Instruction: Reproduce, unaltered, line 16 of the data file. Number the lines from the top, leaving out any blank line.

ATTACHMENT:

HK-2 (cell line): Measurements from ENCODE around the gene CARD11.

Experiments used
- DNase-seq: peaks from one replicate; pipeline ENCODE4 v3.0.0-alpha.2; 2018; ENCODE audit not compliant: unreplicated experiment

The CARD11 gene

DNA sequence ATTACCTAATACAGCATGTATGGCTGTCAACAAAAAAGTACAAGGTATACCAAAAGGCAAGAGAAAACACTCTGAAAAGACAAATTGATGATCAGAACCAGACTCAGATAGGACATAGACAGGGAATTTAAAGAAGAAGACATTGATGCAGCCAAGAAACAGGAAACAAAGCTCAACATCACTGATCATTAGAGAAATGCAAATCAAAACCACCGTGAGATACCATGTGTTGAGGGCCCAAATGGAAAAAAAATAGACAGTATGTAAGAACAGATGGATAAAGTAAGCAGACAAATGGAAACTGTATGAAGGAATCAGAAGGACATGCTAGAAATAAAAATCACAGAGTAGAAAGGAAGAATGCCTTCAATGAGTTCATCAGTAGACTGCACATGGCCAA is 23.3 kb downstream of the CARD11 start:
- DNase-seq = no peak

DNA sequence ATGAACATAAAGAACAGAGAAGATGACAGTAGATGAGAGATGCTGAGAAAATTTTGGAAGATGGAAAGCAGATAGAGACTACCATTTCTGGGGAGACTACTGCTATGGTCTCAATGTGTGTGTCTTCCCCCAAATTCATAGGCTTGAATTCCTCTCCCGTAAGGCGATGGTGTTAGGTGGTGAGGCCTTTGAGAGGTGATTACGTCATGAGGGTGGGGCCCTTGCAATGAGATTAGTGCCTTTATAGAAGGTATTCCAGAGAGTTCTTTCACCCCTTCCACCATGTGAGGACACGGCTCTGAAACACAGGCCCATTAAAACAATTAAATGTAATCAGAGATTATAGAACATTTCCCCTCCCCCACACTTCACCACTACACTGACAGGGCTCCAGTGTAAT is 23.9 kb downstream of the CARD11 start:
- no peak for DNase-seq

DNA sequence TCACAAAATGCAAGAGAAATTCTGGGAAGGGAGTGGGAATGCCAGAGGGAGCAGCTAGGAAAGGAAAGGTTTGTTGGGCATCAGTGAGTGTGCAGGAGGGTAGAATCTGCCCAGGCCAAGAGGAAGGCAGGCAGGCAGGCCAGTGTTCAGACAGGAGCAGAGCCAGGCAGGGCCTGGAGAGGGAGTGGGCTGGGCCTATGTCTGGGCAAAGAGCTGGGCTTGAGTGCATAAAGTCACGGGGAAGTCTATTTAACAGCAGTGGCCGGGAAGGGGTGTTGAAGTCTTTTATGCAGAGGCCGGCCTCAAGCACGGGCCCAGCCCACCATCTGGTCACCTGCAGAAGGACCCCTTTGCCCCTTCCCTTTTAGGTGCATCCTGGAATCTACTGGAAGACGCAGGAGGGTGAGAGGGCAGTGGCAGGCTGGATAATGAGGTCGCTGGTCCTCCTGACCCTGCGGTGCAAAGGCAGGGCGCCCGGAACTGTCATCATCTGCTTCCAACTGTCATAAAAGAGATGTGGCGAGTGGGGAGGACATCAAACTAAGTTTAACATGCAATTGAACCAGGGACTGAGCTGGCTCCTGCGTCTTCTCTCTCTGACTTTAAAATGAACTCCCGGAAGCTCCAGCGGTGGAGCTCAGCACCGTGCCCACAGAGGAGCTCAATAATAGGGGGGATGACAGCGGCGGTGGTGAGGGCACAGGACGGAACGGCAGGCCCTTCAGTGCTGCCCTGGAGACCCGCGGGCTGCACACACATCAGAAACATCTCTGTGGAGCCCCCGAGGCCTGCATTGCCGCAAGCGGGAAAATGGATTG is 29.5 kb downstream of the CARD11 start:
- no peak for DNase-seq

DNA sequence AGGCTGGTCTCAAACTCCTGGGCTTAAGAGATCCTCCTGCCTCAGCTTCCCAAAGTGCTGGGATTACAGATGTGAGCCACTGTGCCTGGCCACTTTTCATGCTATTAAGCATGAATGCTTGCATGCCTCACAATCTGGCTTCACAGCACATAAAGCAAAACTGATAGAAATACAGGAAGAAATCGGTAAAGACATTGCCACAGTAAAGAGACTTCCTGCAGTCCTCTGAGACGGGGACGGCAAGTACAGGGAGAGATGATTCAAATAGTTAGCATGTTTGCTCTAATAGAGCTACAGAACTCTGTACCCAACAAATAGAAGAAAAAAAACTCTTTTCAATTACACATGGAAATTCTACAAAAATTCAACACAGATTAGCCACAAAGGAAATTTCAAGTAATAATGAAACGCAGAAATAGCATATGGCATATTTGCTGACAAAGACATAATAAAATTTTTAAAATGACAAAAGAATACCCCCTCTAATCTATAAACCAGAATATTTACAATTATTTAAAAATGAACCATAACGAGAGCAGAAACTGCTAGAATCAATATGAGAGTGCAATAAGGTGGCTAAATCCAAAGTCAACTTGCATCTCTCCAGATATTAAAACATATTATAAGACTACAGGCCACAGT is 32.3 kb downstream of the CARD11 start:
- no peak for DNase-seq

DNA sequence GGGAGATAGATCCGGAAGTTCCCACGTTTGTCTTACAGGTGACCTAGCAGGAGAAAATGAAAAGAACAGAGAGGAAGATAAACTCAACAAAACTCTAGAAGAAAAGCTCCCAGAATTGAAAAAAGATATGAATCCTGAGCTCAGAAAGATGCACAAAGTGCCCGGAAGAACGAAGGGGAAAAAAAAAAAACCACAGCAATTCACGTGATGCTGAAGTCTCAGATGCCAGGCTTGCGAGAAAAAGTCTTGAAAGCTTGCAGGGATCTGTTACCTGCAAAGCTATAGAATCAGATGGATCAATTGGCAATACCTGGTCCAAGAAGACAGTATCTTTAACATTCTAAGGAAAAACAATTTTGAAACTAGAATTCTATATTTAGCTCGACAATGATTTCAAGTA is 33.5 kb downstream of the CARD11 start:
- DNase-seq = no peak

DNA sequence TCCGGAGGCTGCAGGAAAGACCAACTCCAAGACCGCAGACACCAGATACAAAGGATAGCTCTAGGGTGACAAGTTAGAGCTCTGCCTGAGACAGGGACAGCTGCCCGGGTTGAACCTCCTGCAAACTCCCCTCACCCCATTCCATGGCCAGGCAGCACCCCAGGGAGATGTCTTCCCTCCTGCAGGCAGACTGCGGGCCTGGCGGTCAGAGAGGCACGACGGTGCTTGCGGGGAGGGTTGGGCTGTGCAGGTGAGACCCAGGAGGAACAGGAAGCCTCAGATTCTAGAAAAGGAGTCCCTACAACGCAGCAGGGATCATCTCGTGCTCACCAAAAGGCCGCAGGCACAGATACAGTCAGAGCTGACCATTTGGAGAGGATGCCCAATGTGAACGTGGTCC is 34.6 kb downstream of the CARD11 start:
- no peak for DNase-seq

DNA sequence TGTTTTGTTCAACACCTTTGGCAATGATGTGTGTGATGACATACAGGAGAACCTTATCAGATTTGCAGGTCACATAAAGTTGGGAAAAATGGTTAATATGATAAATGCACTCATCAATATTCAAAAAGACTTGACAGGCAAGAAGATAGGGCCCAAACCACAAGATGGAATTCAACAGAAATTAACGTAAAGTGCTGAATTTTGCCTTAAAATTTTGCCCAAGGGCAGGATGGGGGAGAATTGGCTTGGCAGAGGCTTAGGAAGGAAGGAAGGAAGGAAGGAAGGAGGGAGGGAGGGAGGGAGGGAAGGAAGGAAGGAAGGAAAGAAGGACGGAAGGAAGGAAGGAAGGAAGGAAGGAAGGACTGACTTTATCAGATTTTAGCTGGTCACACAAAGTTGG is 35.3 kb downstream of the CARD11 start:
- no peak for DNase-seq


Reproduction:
- no peak for DNase-seq